The violence taking place along the Black Sea is just miles from Sochi, the site for the Winter Olympics in 2014. It only adds to the tragedy and outrage of the current situation that Russia has acted while the world has come together in peace and athletic competition in Beijing. This action is wholly inconsistent with the Olympic ideal.

While returning to a pre-August 8 military posture is a necessary first step to resolving this crisis, we cannot tolerate the unacceptable status quo that led to this escalation. That means Russian peacekeeping troops should be replaced by a genuine international peacekeeping force, Georgia should refrain from using force in South Ossetia and Abkhazia, and a political settlement must be reached that addresses the status of these disputed regions.

Going forward, the United States and Europe must support the people of Georgia. Beyond immediate humanitarian assistance, we must provide economic assistance, and help rebuild what has been destroyed. I have consistently called for deepening relations between Georgia and transatlantic institutions, including a Membership Action Plan for NATO, and we must continue to press for that deeper relationship.

The relationship between Russia and the West is long and complicated. There have been many turning points, for good and ill. This is another turning point.
Let me be clear: we seek a future of cooperative engagement with the Russian government, and friendship with the Russian people. We want Russia to play its rightful role as a great nation – but with that role comes the responsibility to act as a force for progress in this new century, not regression to the conflicts of the past. That is why the United States and the international community must speak out strongly against this aggression, and for peace and security.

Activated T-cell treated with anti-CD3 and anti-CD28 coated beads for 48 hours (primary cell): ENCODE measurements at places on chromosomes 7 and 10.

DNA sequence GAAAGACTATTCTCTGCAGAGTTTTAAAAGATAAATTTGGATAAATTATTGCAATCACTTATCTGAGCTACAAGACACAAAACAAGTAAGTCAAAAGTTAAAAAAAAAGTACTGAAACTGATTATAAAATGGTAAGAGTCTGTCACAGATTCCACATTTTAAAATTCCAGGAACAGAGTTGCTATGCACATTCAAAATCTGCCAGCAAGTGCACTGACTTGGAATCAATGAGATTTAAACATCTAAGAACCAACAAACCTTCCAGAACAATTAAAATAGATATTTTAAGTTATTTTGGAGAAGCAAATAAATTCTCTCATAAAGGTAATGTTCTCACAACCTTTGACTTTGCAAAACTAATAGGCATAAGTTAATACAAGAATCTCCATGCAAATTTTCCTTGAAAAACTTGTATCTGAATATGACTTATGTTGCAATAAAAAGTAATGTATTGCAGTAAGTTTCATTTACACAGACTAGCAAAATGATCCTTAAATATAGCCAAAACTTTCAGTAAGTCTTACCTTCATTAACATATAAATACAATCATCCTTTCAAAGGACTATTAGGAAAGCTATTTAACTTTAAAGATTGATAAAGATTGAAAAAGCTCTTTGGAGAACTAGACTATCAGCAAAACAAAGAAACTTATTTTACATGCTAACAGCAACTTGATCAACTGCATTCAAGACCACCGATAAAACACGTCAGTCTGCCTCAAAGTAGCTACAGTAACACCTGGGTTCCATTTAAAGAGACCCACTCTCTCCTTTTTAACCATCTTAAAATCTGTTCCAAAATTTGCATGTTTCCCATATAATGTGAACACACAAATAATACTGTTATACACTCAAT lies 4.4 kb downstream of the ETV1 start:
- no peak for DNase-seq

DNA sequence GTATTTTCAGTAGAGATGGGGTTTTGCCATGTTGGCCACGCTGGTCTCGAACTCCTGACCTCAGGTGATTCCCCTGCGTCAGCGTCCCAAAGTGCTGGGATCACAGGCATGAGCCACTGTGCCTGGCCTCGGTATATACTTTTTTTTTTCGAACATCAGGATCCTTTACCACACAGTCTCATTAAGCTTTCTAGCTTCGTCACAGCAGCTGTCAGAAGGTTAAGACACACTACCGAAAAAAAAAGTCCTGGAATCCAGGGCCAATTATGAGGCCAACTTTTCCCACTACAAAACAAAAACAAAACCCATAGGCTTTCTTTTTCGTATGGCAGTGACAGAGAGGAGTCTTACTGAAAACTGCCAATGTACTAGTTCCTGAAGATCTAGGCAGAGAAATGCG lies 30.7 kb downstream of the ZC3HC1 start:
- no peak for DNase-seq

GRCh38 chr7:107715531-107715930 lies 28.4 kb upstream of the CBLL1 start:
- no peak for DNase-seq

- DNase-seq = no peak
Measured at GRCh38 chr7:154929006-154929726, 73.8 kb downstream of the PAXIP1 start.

Russian troops seen near the village of Khurcha in Georgia\’s breakaway province of Abkhazia, Sunday, Aug. 10, 2008, heading toward the border with Georgia. Russia warned Monday Aug 11, that its troops in Georgia\’s breakaway province of Abkhazia will cross into the Georgian-controlled territory if Georgian troops in the area refuse to disarm. Georgian Security Council chief Alexander Lomaia said Gen. Sergei Chaban in charge of Russian peacekeepers in Abkhazia conveyed the demand Monday through U.N. military observers in the area.(AP Photo/Vladimir Popov)

Russia Steps Up Its Push; West Faces Tough Choices

Georgian soldiers are seen in a truck as they prepare to take positions on a road leading from Gori to Tbilisi, Georgia, Monday, Aug. 11, 2008. Russian armored vehicles rolled deep into central and western Georgia on Monday, quickly taking control of a key city, several towns and a military base, according to Georgian officials and witnesses. The reported capture of the key Georgian city of Gori and the towns of Senaki, Zugdidi and Kurga came despite a top Russian general\’s claim earlier Monday that Russia had no plans to enter Georgian territory.(AP P
hoto/Sergei Grits)


Video of fighting near Gori, Georgia: